June 2021 - 41

Dr. Wu: This on-the-ground work
also supports the idea that at
least through human history, out
of adversity has always come opportunity. And, we've always seen
through history the human spirit
being very resilient and flexible,
and essentially, as you say, " rising to the occasion. " And, maybe,
it's just that right now we fail to
be able to identify and focus on
what's happening at the micro
level. So, I can see where there's
good reason to be hopeful; you
just have to recognize it.
Norris: Right. One small piece that
I mentioned in the keynote talk is
that together with the Centers for
Disease Control and Prevention
(CDC) and the CDC Foundation,
Well Being Trust crowdsourced
more than 100 organizations and
communities for a document,
called " Thriving Together, " that is
a springboard for equitable recovery and resilience in communities
across America (thriving.us). In
that document are more than 100
multisolver solutions, such as economic renewal, civic renewal and
the renewal of our own mental,
emotional and social well-being.
In addition, there are examples of
what is happening on the ground
in America's communities and
how these solutions can be scaled
and spread. To me, it is just a cornucopia of great things that are
happening that can be built on for
the future. This is Americans of
all walks of life - regardless of
their political point of view or who
they might have voted for - coming together to do real things on
the ground that transcend politics.
That gives me hope.
	

Philip Wu, M.D., is a retired pediatrician
from Kaiser Permanente and current
NRPA Board member.

Dr. Wu: That gives me tremendous hope, especially right now.
I think focusing on centering justice and equity is so important,
and every organization across
the country is starting to dive
deeply into this arena. From your
perspective, especially around
how we support mental health
and how we promote well-being,
what does centering justice and
equity actually look like?
Norris: It means de-centering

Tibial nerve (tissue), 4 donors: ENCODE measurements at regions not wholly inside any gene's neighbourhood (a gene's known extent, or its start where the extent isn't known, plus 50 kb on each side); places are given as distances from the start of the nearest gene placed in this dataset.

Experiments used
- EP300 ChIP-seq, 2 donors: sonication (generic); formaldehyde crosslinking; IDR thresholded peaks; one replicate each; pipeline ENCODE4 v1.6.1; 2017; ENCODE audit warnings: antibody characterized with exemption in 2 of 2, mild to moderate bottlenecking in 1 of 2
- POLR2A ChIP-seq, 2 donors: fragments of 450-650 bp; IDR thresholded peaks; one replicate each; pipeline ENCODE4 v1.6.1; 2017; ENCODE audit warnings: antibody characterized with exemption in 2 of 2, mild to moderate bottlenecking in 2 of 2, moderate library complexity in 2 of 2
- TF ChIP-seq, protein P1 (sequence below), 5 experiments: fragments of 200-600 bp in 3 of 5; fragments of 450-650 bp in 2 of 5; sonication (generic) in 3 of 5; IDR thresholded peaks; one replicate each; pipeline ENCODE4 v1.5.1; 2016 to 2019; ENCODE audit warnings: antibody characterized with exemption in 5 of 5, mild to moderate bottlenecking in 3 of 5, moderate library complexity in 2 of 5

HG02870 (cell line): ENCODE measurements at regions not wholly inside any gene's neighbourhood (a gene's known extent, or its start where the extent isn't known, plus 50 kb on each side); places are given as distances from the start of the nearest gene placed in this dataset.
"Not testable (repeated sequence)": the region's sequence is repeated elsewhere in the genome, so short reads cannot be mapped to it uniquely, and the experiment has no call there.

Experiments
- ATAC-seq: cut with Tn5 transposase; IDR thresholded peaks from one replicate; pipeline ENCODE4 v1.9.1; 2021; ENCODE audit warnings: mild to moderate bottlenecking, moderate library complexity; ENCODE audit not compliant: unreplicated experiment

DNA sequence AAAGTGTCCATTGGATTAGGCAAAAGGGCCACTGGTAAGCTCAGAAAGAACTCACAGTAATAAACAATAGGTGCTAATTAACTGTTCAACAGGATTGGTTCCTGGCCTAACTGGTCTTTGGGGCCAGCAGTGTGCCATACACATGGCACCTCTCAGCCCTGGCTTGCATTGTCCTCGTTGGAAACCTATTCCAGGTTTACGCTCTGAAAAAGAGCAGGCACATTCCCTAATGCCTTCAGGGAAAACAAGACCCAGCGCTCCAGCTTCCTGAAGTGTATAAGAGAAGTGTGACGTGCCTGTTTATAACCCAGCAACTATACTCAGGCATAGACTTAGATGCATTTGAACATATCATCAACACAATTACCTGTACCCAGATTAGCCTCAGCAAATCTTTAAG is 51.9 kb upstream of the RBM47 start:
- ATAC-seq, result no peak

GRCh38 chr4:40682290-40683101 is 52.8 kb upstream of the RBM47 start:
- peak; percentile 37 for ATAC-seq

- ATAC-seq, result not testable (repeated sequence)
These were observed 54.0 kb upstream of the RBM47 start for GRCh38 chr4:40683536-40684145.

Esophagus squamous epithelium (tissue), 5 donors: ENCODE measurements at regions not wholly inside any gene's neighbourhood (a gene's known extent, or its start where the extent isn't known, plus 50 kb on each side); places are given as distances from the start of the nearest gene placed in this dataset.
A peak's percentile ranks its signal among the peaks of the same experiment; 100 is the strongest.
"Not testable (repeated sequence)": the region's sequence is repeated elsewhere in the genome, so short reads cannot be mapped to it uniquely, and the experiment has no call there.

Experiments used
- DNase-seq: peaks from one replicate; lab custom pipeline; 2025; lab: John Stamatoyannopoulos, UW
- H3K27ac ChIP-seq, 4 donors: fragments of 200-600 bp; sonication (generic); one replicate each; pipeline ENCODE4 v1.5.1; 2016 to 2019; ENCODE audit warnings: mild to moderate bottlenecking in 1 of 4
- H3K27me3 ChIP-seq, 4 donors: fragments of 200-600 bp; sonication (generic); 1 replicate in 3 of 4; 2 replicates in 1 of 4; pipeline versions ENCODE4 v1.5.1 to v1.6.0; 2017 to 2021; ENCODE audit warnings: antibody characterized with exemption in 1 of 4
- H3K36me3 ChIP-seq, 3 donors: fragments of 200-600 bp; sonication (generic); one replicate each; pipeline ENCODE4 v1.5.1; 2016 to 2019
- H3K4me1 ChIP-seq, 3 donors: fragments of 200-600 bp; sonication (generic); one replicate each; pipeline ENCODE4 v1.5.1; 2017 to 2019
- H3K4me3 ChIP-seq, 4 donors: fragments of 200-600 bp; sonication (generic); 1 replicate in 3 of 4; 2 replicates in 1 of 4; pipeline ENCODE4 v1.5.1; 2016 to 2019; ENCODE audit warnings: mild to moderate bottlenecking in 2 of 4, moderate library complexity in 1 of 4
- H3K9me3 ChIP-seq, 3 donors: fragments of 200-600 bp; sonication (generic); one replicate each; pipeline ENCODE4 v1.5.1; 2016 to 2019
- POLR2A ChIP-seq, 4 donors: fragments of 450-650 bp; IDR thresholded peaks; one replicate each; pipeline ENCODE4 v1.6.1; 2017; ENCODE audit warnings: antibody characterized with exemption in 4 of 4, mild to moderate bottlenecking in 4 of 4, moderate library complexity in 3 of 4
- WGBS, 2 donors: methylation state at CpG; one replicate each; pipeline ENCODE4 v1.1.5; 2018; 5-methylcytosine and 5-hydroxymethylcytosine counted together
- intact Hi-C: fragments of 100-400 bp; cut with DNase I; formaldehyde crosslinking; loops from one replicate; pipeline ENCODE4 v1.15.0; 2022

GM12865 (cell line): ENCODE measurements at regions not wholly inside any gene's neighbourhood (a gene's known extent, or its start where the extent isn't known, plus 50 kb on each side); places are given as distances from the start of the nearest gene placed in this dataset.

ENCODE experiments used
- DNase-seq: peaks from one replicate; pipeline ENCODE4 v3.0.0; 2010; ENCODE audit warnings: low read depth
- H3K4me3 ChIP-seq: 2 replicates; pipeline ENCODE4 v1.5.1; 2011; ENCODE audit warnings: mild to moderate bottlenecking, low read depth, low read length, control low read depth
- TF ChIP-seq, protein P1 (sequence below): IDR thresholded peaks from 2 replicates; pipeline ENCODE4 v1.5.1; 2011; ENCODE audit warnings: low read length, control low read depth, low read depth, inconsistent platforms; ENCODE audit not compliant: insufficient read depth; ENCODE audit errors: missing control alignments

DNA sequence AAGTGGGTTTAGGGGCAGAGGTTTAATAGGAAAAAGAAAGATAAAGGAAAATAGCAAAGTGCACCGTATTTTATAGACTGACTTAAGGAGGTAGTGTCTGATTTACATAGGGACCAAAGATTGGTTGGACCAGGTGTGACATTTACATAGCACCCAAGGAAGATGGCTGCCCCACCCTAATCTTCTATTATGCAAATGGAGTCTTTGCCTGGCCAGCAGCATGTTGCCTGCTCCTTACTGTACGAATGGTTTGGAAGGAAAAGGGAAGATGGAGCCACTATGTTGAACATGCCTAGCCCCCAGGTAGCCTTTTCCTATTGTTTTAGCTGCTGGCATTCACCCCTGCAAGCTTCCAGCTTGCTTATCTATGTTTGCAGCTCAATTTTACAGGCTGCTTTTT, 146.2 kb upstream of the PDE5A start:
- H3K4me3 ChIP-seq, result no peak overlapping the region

whiteness. And as a white person
who's privileged in every way as a
male, educated individual, I believe
that the centering of whiteness as
the norm for how to do work is
not something to be blamed; it
just needs to move. We could go
back and discuss all the problems
with it and that's fair enough, but
we need to de-center that point of
view. And having invested most
of my adult life trying to improve
community health and well-being
and talking about racial disparities
and social justice along the way,
we have failed as a nation to move
the needle. Whether we're talking
about infant mortality, child wellbeing, education outcomes, the
living wage, and wealth building
in Black, brown and immigrant
communities - for the most part,
there's a truth telling here. Not that
there hasn't been good effort, but...
what we have done has produced
the results we have. We cannot truly
move the needle until we create
a nation where Black and brown
people - those who are often
excluded or othered in our society
- are seen as part of our diverse

PHOTO COURTESY OF PHILIP WU, M.D.

are rising to the occasion and I am
buoyed by that.

nation; until we acknowledge that
half of the children born today are
Black and brown and that their
well-being is the well-being of the
country; and until we center a
BIPOC [Black, Indigenous, people
of color] agenda. Until then, we're
just going to tinker at the edges.
I was very moved early on
by the work of Angela Glover
Blackwell, [founder and CEO] of
PolicyLink, and the idea of a curb
cut. This goes right to the heart
of design for walking, biking,
strolling, etc. When you do curb

This is Americans of all walks of
life - regardless of their political
point of view or who they
might have voted for - coming
together to do real things on the
ground that transcend politics.

PA R K S A N D R E C R E AT I O N .O R G | J U N E 2 02 1 |

Parks & Recreation

41


http://www.thriving.us

June 2021

Table of Contents for the Digital Edition of June 2021

June 2021 - 1
June 2021 - Cover1
June 2021 - Cover2
June 2021 - 1
June 2021 - 2
June 2021 - 3
June 2021 - 4
June 2021 - 5
June 2021 - 6
June 2021 - 7
June 2021 - 8
June 2021 - 9
June 2021 - 10
June 2021 - 11
June 2021 - 12
June 2021 - 13
June 2021 - 14
June 2021 - 15
June 2021 - 16
June 2021 - 17
June 2021 - 18
June 2021 - 19
June 2021 - 20
June 2021 - 21
June 2021 - 22
June 2021 - 23
June 2021 - 24
June 2021 - 25
June 2021 - 26
June 2021 - 27
June 2021 - 28
June 2021 - 29
June 2021 - 30
June 2021 - 31
June 2021 - 32
June 2021 - 33
June 2021 - 34
June 2021 - 35
June 2021 - 36
June 2021 - 37
June 2021 - 38
June 2021 - 39
June 2021 - 40
June 2021 - 41
June 2021 - 42
June 2021 - 43
June 2021 - 44
June 2021 - 45
June 2021 - 46
June 2021 - 47
June 2021 - 48
June 2021 - 49
June 2021 - 50
June 2021 - 51
June 2021 - 52
June 2021 - 53
June 2021 - 54
June 2021 - 55
June 2021 - 56
June 2021 - Cover3
June 2021 - Cover4
https://www.nxtbook.com/nrpa/ParksRecreationMagazine/july-2021
https://www.nxtbook.com/nrpa/ParksRecreationMagazine/june-2021
https://ezine.nrpa.org/nrpa/ParksRecreationMagazine/may-2021
https://ezine.nrpa.org/nrpa/ParksRecreationMagazine/april-2021
https://ezine.nrpa.org/nrpa/ParksRecreationMagazine/march-2021
https://www.nxtbookmedia.com